NEW YORK – Pacific Biosciences reported after the close of the market on Thursday that its first quarter 2021 revenues rose 86 percent year over year, attributable to higher instrument revenue.
For the three months ended March 31, the Menlo Park, California-based company recognized total revenues of $29.0 million, compared to $15.6 million in Q1 2020, beating analysts' average estimate of $25.6 million.
Instrument revenue was $14.9 million, compared with $4.0 million in Q1 2020, driven by multiple multi-instrument orders delivered to customers around the world, including Labcorp, the Wellcome Sanger Institute, and China's Berry Genomics. Consumables revenue was $10.4 million, compared with $8.3 million for Q1 2020. Service and other revenue was $3.7 million, compared with $3.3 million for Q1 2020.
The company placed 10 Sequel II systems and 31 Sequel IIe systems in the quarter, bringing the total installed base to 244 instruments as of March 31, compared to 125 instruments at the end of the year-ago quarter. Customers upgraded another dozen Sequel II instruments to the IIe, bringing in approximately $500,000 in revenues; about a third of all instruments are now Sequel IIe systems.
On a conference call following the release of results, PacBio CEO Christian Henry said the company's performance exceeded expectations. CFO Susan Kim noted that sequencer utilization levels were at "record highs," driven by some service providers in Asia working through a backlog of projects. She said that 82 percent of consumables sold were for the newer Sequel II and IIe systems, a proportion that she only expects to grow. Annualized consumables pull-through was down due to stocking in Q4 2020, she said.
PacBio ended the quarter with 435 employees, with growth across its R&D, sales, marketing, and service and support teams.
PacBio's net loss for the quarter was $87.4 million, or $.45 per share, compared to net income of $1.3 million, or $.01 per share. In the prior year period, PacBio recorded $34 million in continuation payments from Illumina as a result of their abandoned merger; in Q1 2021, PacBio repaid $52 million of those continuation advances as a result of a $900 million investment from SoftBank. PacBio's Q1 loss per share beat the consensus Wall Street estimate of a $.46 loss per share.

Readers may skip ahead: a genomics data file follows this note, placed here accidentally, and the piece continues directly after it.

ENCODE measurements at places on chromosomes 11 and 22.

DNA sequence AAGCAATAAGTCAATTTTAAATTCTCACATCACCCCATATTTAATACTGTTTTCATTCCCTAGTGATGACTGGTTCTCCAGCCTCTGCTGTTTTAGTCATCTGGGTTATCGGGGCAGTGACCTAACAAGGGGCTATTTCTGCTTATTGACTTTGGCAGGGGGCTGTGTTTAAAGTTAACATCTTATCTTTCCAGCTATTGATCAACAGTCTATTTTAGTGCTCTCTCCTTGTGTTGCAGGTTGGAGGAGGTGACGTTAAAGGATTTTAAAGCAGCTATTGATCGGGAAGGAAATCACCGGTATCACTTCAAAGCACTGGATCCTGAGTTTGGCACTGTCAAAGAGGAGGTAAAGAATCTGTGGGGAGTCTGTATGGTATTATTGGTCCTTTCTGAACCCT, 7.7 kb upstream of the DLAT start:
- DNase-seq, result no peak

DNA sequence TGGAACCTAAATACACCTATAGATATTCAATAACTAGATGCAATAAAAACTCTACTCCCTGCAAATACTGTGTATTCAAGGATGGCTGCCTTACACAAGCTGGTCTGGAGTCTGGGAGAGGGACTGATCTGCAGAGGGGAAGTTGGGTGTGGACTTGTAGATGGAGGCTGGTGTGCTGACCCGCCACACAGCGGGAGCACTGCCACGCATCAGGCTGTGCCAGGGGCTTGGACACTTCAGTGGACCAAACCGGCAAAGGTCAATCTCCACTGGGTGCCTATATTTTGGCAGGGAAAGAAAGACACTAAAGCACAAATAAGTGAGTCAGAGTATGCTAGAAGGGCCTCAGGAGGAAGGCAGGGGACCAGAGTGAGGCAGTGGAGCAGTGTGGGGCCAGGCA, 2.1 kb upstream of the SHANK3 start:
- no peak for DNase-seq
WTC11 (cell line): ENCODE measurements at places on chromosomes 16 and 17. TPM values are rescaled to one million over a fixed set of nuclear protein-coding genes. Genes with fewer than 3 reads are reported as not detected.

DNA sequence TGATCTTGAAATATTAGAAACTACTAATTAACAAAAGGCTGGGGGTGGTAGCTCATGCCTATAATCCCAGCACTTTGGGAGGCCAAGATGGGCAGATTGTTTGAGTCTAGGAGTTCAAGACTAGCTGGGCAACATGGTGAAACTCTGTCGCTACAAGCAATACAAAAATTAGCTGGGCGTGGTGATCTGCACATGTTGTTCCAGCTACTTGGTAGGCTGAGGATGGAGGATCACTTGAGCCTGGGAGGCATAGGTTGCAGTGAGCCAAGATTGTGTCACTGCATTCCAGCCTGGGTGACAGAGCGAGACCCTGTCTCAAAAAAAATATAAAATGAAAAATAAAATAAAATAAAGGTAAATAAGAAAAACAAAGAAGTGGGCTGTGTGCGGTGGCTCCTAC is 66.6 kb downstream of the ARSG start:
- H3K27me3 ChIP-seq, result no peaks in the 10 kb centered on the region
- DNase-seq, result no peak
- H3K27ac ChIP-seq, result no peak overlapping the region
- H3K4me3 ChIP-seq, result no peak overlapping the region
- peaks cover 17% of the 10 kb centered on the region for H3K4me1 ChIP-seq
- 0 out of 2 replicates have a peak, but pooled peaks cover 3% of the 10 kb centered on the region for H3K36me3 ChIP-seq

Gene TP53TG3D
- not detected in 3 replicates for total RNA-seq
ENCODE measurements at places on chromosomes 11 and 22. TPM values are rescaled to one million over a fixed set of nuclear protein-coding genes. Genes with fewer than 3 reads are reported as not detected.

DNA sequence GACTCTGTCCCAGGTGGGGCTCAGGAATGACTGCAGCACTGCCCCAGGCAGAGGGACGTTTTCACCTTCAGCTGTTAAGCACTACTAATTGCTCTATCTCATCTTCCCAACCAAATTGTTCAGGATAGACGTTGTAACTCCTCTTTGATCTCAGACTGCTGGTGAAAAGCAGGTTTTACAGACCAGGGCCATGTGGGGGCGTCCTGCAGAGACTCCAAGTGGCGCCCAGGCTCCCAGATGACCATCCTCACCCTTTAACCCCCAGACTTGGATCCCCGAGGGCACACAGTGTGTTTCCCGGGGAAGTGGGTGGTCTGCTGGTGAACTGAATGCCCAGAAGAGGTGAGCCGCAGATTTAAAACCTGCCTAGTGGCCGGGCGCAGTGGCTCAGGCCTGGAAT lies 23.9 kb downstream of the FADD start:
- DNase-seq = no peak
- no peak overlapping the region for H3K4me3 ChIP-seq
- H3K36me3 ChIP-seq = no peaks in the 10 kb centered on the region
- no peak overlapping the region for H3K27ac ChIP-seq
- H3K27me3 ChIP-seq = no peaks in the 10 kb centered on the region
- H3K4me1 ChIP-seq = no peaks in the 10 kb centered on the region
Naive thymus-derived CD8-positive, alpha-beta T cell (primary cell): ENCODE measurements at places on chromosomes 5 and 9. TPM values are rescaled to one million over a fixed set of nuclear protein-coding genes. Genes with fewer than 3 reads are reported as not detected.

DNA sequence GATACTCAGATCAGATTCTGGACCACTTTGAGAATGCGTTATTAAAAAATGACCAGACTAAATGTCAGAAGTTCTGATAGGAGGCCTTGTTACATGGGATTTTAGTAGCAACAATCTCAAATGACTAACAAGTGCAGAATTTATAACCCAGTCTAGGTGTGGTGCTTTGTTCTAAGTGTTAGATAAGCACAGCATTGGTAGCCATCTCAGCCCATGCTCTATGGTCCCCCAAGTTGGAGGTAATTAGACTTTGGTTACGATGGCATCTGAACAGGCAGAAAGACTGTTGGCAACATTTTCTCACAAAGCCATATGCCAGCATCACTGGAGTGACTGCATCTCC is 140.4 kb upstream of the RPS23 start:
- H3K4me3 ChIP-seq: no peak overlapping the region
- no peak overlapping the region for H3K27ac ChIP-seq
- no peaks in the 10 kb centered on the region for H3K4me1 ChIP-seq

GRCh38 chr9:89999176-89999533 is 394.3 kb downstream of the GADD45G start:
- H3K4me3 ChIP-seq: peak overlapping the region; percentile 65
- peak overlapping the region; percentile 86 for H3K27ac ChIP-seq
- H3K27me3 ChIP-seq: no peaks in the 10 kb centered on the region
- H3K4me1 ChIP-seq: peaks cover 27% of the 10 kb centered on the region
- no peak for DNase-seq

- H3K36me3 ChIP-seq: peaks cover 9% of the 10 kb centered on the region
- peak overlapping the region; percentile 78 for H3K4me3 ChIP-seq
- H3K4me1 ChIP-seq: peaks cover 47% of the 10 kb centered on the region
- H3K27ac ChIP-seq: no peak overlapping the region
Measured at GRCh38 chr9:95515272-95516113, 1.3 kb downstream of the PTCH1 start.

The firm's R&D expenses in Q1 2021 were $20.5 million, up 35 percent from $15.3 million in Q1 2020, including $1.1 million in expenses related to the firm's collaboration with Invitae to develop a clinical whole-genome sequencing platform. Its SG&A expenses rose 5 percent year over year to $26.1 million from $25.0 million in Q1 2020. Kim noted that the firm had a $6 million advisory fee a year ago related to the dissolution of the Illumina deal.
As of March 31, 2021, the company had $1.16 billion in cash, cash equivalents, and investments.
Kim said the firm expects second quarter revenues to be flat to moderately higher compared to Q1. Under the terms of its deal with SoftBank, PacBio incurred an interest expense of $1.8 million and the company expects to incur about $3.5 million in interest expense every quarter going forward until the notes either mature or are converted.
PacBio received $4.1 million from Invitae related to its collaboration, Kim said, which it will report as a liability under deferred revenue. Expenses will be recorded as they are incurred; Kim said she expects them to be between $20 million and $25 million for 2021.
In Friday morning trading on the Nasdaq, shares of PacBio were down 10 percent at $30.30.